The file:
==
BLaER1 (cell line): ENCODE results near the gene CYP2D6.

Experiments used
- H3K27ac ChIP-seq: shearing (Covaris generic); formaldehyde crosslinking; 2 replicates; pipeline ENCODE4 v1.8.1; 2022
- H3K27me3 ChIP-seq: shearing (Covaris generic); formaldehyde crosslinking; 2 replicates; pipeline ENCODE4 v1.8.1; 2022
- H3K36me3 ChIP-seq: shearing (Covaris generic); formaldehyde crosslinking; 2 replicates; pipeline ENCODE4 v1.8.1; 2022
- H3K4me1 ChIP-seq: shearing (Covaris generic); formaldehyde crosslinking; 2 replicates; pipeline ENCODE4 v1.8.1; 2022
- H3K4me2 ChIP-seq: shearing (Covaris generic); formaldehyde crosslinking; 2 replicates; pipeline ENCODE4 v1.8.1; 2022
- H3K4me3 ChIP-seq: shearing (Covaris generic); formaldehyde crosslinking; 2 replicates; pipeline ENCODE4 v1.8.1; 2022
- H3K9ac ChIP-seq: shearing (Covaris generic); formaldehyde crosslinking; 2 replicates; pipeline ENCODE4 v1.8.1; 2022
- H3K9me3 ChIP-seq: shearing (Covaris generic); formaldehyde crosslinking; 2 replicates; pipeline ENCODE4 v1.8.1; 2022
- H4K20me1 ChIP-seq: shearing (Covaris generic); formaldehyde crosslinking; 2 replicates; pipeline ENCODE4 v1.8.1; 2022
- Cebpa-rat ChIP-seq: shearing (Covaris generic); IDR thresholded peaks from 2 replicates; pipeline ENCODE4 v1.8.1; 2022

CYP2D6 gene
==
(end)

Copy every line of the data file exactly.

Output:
BLaER1 (cell line): ENCODE results near the gene CYP2D6.

Experiments used
- H3K27ac ChIP-seq: shearing (Covaris generic); formaldehyde crosslinking; 2 replicates; pipeline ENCODE4 v1.8.1; 2022
- H3K27me3 ChIP-seq: shearing (Covaris generic); formaldehyde crosslinking; 2 replicates; pipeline ENCODE4 v1.8.1; 2022
- H3K36me3 ChIP-seq: shearing (Covaris generic); formaldehyde crosslinking; 2 replicates; pipeline ENCODE4 v1.8.1; 2022
- H3K4me1 ChIP-seq: shearing (Covaris generic); formaldehyde crosslinking; 2 replicates; pipeline ENCODE4 v1.8.1; 2022
- H3K4me2 ChIP-seq: shearing (Covaris generic); formaldehyde crosslinking; 2 replicates; pipeline ENCODE4 v1.8.1; 2022
- H3K4me3 ChIP-seq: shearing (Covaris generic); formaldehyde crosslinking; 2 replicates; pipeline ENCODE4 v1.8.1; 2022
- H3K9ac ChIP-seq: shearing (Covaris generic); formaldehyde crosslinking; 2 replicates; pipeline ENCODE4 v1.8.1; 2022
- H3K9me3 ChIP-seq: shearing (Covaris generic); formaldehyde crosslinking; 2 replicates; pipeline ENCODE4 v1.8.1; 2022
- H4K20me1 ChIP-seq: shearing (Covaris generic); formaldehyde crosslinking; 2 replicates; pipeline ENCODE4 v1.8.1; 2022
- Cebpa-rat ChIP-seq: shearing (Covaris generic); IDR thresholded peaks from 2 replicates; pipeline ENCODE4 v1.8.1; 2022

CYP2D6 gene